The opening of our primary process has come with consequences. As Steven Levitsky and Daniel Ziblatt write in How Democracies Die, Trump-like figures — and worse — have always appealed to a substantial portion of the American electorate, but they were stymied by a system that mistrusted the popular will, that demanded the assent of gatekeepers as well as voters.

If not for parties, it is possible that Henry Ford, or Father Charles Coughlin, or George Wallace would have taken the presidency. They had the same kinds of intense supporters as Donald Trump, but they never had the opportunity to win the Republican or Democratic nomination by winning open primaries. “The real protection against would-be authoritarians has not been Americans’ firm commitment to democracy but, rather, the gatekeepers — our political parties,” they write.

The point is not to lionize the imperfect, unequal electoral systems of yesteryear. They permitted plenty of horrors. It’s to say that our systems reflect our choices, our fears, and our limits. In previous eras, the reigning ideology held that the mob reflected the worst of humanity, and so systems were built, in theory at least, to foil mob rule. Today, the reigning ideology is that the people are wise, and elites are dangerously self-interested, and so our systems are built, at least superficially, to empower the people and foil the elites.

This is the ideology of open platforms, and it is pervasive. It is why Mark Zuckerberg does not want to be seen deciding between true and false news, why the idea that Democratic Party elites favored Hillary Clinton rankles so deeply, why Republican delegates meekly assented to Donald Trump’s nomination. It is why we are so trusting of markets, of consumers, of crowds.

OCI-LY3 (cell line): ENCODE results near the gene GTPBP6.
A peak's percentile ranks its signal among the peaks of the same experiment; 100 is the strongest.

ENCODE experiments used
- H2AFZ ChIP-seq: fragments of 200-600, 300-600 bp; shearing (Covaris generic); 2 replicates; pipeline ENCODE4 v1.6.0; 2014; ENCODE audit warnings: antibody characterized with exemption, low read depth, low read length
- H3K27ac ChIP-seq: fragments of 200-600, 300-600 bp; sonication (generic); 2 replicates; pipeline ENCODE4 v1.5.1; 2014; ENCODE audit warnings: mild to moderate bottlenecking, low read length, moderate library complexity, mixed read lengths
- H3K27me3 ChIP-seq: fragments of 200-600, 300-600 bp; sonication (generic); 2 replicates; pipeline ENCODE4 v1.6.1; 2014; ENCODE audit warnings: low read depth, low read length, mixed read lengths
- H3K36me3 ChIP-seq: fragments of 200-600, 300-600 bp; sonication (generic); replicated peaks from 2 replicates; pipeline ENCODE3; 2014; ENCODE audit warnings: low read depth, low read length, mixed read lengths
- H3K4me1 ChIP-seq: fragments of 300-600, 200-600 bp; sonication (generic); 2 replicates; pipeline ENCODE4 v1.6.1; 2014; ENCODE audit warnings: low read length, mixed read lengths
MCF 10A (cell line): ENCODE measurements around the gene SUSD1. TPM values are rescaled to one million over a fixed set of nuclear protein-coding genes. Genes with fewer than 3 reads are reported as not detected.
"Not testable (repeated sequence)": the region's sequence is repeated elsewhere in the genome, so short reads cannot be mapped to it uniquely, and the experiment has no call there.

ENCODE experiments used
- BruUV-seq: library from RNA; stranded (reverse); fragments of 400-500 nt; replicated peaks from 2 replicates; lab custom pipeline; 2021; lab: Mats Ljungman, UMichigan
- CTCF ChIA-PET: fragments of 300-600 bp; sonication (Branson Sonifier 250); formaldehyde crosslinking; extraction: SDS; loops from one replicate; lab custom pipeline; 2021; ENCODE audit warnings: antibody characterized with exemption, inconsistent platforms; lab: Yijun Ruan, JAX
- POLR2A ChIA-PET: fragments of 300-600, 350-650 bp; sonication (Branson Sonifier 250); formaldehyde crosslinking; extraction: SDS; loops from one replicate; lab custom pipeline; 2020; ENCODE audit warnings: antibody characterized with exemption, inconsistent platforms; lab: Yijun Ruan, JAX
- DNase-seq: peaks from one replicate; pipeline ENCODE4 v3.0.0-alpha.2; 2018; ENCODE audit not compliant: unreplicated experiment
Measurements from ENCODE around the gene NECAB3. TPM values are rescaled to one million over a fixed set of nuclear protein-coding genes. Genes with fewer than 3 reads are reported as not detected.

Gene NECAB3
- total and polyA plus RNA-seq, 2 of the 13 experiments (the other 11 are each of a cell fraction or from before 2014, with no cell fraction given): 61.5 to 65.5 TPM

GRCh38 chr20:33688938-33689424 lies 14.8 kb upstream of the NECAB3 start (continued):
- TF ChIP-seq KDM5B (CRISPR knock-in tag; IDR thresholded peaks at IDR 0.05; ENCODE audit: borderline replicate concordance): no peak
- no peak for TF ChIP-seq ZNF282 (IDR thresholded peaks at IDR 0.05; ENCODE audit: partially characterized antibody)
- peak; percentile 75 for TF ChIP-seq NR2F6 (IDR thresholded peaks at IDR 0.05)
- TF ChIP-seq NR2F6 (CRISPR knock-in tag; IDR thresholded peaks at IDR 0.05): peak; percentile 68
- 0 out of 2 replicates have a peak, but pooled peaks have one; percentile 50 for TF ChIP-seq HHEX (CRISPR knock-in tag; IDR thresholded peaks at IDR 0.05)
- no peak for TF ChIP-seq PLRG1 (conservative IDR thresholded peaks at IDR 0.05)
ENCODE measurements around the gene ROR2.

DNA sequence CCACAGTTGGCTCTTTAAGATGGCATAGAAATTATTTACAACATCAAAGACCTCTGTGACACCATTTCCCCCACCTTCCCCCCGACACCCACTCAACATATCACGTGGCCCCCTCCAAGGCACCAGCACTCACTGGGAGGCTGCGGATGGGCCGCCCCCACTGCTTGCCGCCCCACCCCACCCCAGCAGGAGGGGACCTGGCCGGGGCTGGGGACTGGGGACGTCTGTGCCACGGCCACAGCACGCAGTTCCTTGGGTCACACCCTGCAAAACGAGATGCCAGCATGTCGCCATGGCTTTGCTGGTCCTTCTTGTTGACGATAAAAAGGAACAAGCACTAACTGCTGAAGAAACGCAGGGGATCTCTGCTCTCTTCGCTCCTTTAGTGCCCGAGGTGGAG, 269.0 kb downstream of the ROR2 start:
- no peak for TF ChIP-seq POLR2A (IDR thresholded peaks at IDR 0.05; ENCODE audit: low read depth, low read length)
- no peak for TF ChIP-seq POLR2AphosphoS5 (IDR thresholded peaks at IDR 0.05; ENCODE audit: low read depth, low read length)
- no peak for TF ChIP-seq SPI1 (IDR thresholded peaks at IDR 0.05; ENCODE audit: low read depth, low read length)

If Mark Zuckerberg censors what we see on Facebook, it’s a scandal. If Facebook users make ugly choices in what to like and share, there is no one to blame; in fact, who are you to even call those choices ugly?

Of course, what we find, again and again, is that these platforms are not truly open, these decisions are not truly democratic, and even if they were, it would still be possible for us to loathe what they have wrought. Facebook called itself an open platform but it is designed around engagement, and as the technology philosopher Jaron Lanier argues, nothing engages like tribalism and outrage. Primaries were designed to be more democratic, but they, too, are designed for engagement — only a tiny percentage of the population participates, and tribalism and outrage often dominate. The choice to abandon gatekeepers, to build systems that prize engagement, is a choice, and it comes with risks.

The hard truth is there is no perfect system, no easy answer. The decisions elites made were often noxious. The actions of crowds can turn ugly. Algorithms and AI — the next stage in all this — wrap our biases and prejudices in a gleaming tower of math. It’s human beings all the way down. The systems we build are choices about which parts of our natures to unleash, and which parts to check. The more we deny we are making those choices, the more we try to hide what they actually are, the more danger we create.